A pesky radio problem that has occasionally stymied LightSail has returned, scrubbing the mission's day-in-the-life test.

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Curiosity update, sols 697-726: Mars thwarts driving and drilling

Posted by Emily Lakdawalla on 2014/08/22 04:24 CDT | 2 comments

The Mars gremlins really had it in for Curiosity this month. A computer glitch and slippery sand conspired to delay the rover's progress toward Mount Sharp. And shifting rocks proved unsafe for drilling. The rover will continue driving toward Mount Sharp, departing Bonanza King without drilling, skirting Hidden Valley along a plateau to its north.

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Philae landing site selection process under way as Rosetta closes to within 60 kilometers of the comet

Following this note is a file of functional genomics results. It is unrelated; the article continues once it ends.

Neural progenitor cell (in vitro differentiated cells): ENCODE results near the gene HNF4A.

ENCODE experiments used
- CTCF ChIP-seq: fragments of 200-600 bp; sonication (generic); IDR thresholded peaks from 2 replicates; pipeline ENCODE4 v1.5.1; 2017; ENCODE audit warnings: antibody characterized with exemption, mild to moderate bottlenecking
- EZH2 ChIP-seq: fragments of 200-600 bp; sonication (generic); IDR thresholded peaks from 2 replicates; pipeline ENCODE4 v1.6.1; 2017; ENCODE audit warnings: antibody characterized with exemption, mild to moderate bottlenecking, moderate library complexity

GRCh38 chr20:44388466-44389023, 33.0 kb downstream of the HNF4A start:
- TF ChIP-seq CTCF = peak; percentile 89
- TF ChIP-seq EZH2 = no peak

Posted by Emily Lakdawalla on 2014/08/22 02:01 CDT | 9 comments

Rosetta spent the week transitioning to a lower orbit from which it continues to observe the comet. This weekend, the mission will select about five landing sites for more detailed study. They have also now estimated the mass of the comet.

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Comet Flyby Missions for Mars Rovers

Posted by Mark Lemmon on 2014/08/21 10:19 CDT | 2 comments

On October 19, the Mars rovers — like their orbiting cousins — will become comet flyby missions. Comet C/2013 A1 (Siding Spring) will pass within 140,000 km of Mars.